• To promote understanding of sexuality as a normal part of human development; 
  • To ensure pupils receive integrated, comprehensive, accurate, and unbiased sexual health and HIV prevention instruction and provide educators with clear tools and guidance to accomplish that end; 
  • To provide pupils with the knowledge and skills necessary to have healthy, positive, and safe relationships and behaviors

For more information: California Healthy Youth Act (CHYA)​ ​ ​

The law also requires that all information presented be objective and medically accurate, which is defined as being verified or supported by research conducted in compliance with scientific methods and published peer-reviewed journals, where appropriate, and recognized as accurate and objective by professional organizations and agencies with expertise in the relevant field such as the federal Centers for Disease Control and Prevention, the American Public Health Association, the American Academy of Pediatrics, and the American College of Obstetricians and Gynecologists (Education Code 51931(f)).   ​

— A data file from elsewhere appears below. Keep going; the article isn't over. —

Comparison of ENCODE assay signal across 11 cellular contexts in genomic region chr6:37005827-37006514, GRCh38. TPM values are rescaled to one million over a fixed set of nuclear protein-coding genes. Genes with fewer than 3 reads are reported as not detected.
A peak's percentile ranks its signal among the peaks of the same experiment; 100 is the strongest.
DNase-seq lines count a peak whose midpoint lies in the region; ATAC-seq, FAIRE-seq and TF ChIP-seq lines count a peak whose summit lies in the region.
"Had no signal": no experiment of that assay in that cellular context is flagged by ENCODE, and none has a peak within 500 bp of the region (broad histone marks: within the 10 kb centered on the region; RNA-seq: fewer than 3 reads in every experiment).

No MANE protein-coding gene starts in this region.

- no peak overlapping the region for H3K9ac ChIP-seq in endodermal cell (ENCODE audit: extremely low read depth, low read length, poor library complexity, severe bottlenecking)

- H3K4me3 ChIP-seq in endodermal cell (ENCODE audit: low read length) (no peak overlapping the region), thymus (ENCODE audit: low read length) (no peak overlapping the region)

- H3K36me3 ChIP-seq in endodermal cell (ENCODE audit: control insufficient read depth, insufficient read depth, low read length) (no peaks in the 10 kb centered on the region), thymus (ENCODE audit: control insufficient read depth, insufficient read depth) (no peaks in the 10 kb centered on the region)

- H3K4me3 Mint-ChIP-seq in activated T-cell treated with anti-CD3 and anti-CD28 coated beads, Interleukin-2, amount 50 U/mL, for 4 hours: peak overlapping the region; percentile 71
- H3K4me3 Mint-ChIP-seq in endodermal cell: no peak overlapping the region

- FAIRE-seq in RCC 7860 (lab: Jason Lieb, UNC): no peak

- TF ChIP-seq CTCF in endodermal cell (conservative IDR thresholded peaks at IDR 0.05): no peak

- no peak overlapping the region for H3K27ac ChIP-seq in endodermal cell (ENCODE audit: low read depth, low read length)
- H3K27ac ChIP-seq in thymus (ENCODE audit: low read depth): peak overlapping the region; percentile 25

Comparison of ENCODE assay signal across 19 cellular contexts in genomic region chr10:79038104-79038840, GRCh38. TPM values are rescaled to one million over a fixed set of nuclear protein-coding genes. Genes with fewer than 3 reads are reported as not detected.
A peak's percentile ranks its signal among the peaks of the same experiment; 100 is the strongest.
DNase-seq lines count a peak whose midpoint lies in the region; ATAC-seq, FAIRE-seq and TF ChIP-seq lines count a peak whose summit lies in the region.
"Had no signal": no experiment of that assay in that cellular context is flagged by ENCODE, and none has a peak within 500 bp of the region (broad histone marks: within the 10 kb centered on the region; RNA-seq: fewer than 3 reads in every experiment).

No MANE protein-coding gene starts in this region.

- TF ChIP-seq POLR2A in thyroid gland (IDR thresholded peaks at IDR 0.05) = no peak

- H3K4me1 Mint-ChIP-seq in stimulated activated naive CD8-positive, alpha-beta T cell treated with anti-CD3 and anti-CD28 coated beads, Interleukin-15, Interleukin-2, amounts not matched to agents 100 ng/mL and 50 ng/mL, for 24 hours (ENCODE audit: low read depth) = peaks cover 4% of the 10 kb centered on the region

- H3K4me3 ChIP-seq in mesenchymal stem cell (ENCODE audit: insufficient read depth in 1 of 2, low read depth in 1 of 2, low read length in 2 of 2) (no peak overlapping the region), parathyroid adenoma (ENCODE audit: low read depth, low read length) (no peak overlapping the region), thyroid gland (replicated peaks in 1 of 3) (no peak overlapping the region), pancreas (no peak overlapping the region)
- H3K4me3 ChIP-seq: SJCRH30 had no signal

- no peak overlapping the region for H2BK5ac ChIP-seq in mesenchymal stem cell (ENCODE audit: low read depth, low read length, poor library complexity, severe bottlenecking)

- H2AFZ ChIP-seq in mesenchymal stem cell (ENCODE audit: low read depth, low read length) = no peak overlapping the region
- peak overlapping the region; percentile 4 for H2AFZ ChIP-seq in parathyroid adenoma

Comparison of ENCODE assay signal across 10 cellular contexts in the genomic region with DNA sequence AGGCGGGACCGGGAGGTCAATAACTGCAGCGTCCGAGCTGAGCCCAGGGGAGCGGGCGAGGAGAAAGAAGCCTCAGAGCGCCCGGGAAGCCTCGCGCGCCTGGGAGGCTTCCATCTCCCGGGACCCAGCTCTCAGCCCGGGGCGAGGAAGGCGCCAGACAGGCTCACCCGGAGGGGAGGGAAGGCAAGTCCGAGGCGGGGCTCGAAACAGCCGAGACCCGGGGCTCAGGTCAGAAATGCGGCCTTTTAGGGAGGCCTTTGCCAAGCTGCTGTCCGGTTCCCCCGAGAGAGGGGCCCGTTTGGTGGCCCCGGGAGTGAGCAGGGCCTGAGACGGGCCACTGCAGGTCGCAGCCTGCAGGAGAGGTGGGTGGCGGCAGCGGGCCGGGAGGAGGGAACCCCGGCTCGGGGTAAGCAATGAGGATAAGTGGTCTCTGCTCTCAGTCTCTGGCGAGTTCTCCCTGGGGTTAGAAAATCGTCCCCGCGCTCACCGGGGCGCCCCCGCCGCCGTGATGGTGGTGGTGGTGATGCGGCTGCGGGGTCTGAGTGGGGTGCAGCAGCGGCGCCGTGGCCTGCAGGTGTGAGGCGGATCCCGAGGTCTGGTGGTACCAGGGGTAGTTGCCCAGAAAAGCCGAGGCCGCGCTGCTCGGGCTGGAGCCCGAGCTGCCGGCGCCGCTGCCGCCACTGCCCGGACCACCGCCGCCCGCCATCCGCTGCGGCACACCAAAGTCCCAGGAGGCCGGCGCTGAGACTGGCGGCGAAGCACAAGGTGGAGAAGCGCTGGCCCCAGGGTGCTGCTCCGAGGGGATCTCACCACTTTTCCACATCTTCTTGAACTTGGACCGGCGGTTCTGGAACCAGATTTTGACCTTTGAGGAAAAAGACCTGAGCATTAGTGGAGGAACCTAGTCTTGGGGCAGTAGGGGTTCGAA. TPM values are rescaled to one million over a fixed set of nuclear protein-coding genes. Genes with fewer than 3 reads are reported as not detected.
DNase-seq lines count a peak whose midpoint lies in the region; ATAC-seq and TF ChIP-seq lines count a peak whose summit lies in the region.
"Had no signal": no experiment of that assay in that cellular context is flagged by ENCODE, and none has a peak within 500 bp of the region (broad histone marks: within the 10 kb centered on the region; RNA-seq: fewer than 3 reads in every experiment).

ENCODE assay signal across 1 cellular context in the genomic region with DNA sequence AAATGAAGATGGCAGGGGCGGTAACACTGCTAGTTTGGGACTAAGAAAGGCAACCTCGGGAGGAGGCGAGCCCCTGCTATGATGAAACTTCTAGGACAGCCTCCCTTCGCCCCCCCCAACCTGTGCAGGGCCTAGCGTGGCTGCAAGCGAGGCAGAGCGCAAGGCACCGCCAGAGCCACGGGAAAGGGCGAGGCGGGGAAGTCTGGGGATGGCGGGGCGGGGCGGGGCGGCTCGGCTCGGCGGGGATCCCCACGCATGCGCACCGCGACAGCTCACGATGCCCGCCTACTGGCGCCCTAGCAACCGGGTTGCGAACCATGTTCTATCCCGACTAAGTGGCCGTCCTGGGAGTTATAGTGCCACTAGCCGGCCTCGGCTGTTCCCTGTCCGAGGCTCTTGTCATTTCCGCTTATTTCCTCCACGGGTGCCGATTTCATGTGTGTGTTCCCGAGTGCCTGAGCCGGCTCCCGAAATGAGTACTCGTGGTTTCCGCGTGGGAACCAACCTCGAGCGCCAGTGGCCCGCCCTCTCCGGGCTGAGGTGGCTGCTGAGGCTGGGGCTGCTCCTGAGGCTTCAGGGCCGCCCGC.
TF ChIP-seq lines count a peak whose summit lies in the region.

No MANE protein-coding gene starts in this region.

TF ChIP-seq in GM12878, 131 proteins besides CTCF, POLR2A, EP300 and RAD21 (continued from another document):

​The Orange County Department of Education does not control or guarantee the accuracy, relevance, timeliness or completeness of this outside information. Further, the inclusion of links to particular items in hypertext are not intended to reflect their importance, nor is it intended to endorse any views expressed or products or services offered on these outside sites, or the organizations sponsoring the sites.​​​

Information and Resources

Adolescent Sexual Health Work Group